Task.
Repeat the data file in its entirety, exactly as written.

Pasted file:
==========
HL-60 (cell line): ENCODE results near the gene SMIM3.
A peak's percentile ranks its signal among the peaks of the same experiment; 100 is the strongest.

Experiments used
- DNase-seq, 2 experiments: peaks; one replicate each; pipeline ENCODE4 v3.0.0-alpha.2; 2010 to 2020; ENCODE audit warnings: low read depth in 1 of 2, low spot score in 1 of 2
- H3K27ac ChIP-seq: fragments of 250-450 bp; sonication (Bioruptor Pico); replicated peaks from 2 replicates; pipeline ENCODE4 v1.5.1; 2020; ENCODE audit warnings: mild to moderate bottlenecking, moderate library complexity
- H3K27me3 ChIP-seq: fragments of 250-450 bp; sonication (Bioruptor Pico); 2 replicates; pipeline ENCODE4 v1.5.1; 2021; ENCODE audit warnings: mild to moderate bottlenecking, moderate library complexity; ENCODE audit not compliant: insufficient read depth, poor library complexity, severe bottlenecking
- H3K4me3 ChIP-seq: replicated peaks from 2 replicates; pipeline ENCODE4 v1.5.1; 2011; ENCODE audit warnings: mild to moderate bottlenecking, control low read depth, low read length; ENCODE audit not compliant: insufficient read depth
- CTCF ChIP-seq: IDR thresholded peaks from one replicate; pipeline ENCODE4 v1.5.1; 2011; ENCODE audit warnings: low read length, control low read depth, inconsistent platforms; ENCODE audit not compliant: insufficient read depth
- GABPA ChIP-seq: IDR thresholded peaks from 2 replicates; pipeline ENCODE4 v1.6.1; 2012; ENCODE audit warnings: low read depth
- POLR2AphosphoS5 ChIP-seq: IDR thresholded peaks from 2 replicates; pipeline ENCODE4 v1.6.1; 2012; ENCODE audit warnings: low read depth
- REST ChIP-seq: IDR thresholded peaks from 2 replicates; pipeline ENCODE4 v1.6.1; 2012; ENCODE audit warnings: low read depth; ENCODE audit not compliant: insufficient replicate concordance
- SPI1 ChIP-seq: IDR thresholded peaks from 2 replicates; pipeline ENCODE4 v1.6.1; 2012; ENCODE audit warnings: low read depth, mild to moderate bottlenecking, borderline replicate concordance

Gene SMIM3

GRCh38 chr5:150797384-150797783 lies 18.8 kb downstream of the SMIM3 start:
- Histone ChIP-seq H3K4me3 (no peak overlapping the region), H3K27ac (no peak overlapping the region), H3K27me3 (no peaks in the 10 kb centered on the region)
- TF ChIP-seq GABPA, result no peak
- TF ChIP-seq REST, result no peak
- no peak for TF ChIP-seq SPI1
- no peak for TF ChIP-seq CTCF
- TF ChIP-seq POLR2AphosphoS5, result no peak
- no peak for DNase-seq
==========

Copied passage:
HL-60 (cell line): ENCODE results near the gene SMIM3.
A peak's percentile ranks its signal among the peaks of the same experiment; 100 is the strongest.

Experiments used
- DNase-seq, 2 experiments: peaks; one replicate each; pipeline ENCODE4 v3.0.0-alpha.2; 2010 to 2020; ENCODE audit warnings: low read depth in 1 of 2, low spot score in 1 of 2
- H3K27ac ChIP-seq: fragments of 250-450 bp; sonication (Bioruptor Pico); replicated peaks from 2 replicates; pipeline ENCODE4 v1.5.1; 2020; ENCODE audit warnings: mild to moderate bottlenecking, moderate library complexity
- H3K27me3 ChIP-seq: fragments of 250-450 bp; sonication (Bioruptor Pico); 2 replicates; pipeline ENCODE4 v1.5.1; 2021; ENCODE audit warnings: mild to moderate bottlenecking, moderate library complexity; ENCODE audit not compliant: insufficient read depth, poor library complexity, severe bottlenecking
- H3K4me3 ChIP-seq: replicated peaks from 2 replicates; pipeline ENCODE4 v1.5.1; 2011; ENCODE audit warnings: mild to moderate bottlenecking, control low read depth, low read length; ENCODE audit not compliant: insufficient read depth
- CTCF ChIP-seq: IDR thresholded peaks from one replicate; pipeline ENCODE4 v1.5.1; 2011; ENCODE audit warnings: low read length, control low read depth, inconsistent platforms; ENCODE audit not compliant: insufficient read depth
- GABPA ChIP-seq: IDR thresholded peaks from 2 replicates; pipeline ENCODE4 v1.6.1; 2012; ENCODE audit warnings: low read depth
- POLR2AphosphoS5 ChIP-seq: IDR thresholded peaks from 2 replicates; pipeline ENCODE4 v1.6.1; 2012; ENCODE audit warnings: low read depth
- REST ChIP-seq: IDR thresholded peaks from 2 replicates; pipeline ENCODE4 v1.6.1; 2012; ENCODE audit warnings: low read depth; ENCODE audit not compliant: insufficient replicate concordance
- SPI1 ChIP-seq: IDR thresholded peaks from 2 replicates; pipeline ENCODE4 v1.6.1; 2012; ENCODE audit warnings: low read depth, mild to moderate bottlenecking, borderline replicate concordance

Gene SMIM3

GRCh38 chr5:150797384-150797783 lies 18.8 kb downstream of the SMIM3 start:
- Histone ChIP-seq H3K4me3 (no peak overlapping the region), H3K27ac (no peak overlapping the region), H3K27me3 (no peaks in the 10 kb centered on the region)
- TF ChIP-seq GABPA, result no peak
- TF ChIP-seq REST, result no peak
- no peak for TF ChIP-seq SPI1
- no peak for TF ChIP-seq CTCF
- TF ChIP-seq POLR2AphosphoS5, result no peak
- no peak for DNase-seq